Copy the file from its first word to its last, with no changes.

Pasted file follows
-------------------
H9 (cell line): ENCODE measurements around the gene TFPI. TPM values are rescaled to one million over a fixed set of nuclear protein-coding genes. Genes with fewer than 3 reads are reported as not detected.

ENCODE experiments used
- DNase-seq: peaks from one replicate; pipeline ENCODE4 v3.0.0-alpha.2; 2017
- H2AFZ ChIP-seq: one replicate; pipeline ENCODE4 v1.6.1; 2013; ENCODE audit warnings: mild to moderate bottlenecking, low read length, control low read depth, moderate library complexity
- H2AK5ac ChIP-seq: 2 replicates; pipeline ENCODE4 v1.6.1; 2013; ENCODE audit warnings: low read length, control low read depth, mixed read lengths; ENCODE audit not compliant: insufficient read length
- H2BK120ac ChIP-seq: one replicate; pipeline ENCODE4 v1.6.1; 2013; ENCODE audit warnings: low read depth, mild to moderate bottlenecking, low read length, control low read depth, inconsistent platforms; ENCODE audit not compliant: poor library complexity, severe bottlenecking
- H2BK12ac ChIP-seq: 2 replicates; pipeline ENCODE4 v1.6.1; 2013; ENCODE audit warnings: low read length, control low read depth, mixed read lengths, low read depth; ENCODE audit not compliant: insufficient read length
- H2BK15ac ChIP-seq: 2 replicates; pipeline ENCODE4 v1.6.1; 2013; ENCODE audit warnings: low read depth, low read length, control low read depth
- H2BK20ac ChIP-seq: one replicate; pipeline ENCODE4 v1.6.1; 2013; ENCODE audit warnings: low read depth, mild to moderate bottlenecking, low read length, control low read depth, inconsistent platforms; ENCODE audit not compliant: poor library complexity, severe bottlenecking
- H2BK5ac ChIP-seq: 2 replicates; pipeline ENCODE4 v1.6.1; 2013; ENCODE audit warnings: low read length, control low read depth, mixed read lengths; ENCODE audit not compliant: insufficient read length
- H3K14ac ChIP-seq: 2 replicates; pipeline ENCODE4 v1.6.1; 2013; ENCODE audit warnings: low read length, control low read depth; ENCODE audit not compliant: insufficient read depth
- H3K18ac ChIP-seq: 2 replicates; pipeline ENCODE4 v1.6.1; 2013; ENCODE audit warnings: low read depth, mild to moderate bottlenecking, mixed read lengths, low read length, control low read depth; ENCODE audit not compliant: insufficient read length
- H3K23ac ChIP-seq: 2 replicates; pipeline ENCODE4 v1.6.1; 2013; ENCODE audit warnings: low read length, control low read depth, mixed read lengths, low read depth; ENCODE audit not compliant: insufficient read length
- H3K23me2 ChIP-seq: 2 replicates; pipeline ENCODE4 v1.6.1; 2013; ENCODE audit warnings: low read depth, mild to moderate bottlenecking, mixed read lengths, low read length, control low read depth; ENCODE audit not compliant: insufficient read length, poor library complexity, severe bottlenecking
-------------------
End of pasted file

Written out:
H9 (cell line): ENCODE measurements around the gene TFPI. TPM values are rescaled to one million over a fixed set of nuclear protein-coding genes. Genes with fewer than 3 reads are reported as not detected.

ENCODE experiments used
- DNase-seq: peaks from one replicate; pipeline ENCODE4 v3.0.0-alpha.2; 2017
- H2AFZ ChIP-seq: one replicate; pipeline ENCODE4 v1.6.1; 2013; ENCODE audit warnings: mild to moderate bottlenecking, low read length, control low read depth, moderate library complexity
- H2AK5ac ChIP-seq: 2 replicates; pipeline ENCODE4 v1.6.1; 2013; ENCODE audit warnings: low read length, control low read depth, mixed read lengths; ENCODE audit not compliant: insufficient read length
- H2BK120ac ChIP-seq: one replicate; pipeline ENCODE4 v1.6.1; 2013; ENCODE audit warnings: low read depth, mild to moderate bottlenecking, low read length, control low read depth, inconsistent platforms; ENCODE audit not compliant: poor library complexity, severe bottlenecking
- H2BK12ac ChIP-seq: 2 replicates; pipeline ENCODE4 v1.6.1; 2013; ENCODE audit warnings: low read length, control low read depth, mixed read lengths, low read depth; ENCODE audit not compliant: insufficient read length
- H2BK15ac ChIP-seq: 2 replicates; pipeline ENCODE4 v1.6.1; 2013; ENCODE audit warnings: low read depth, low read length, control low read depth
- H2BK20ac ChIP-seq: one replicate; pipeline ENCODE4 v1.6.1; 2013; ENCODE audit warnings: low read depth, mild to moderate bottlenecking, low read length, control low read depth, inconsistent platforms; ENCODE audit not compliant: poor library complexity, severe bottlenecking
- H2BK5ac ChIP-seq: 2 replicates; pipeline ENCODE4 v1.6.1; 2013; ENCODE audit warnings: low read length, control low read depth, mixed read lengths; ENCODE audit not compliant: insufficient read length
- H3K14ac ChIP-seq: 2 replicates; pipeline ENCODE4 v1.6.1; 2013; ENCODE audit warnings: low read length, control low read depth; ENCODE audit not compliant: insufficient read depth
- H3K18ac ChIP-seq: 2 replicates; pipeline ENCODE4 v1.6.1; 2013; ENCODE audit warnings: low read depth, mild to moderate bottlenecking, mixed read lengths, low read length, control low read depth; ENCODE audit not compliant: insufficient read length
- H3K23ac ChIP-seq: 2 replicates; pipeline ENCODE4 v1.6.1; 2013; ENCODE audit warnings: low read length, control low read depth, mixed read lengths, low read depth; ENCODE audit not compliant: insufficient read length
- H3K23me2 ChIP-seq: 2 replicates; pipeline ENCODE4 v1.6.1; 2013; ENCODE audit warnings: low read depth, mild to moderate bottlenecking, mixed read lengths, low read length, control low read depth; ENCODE audit not compliant: insufficient read length, poor library complexity, severe bottlenecking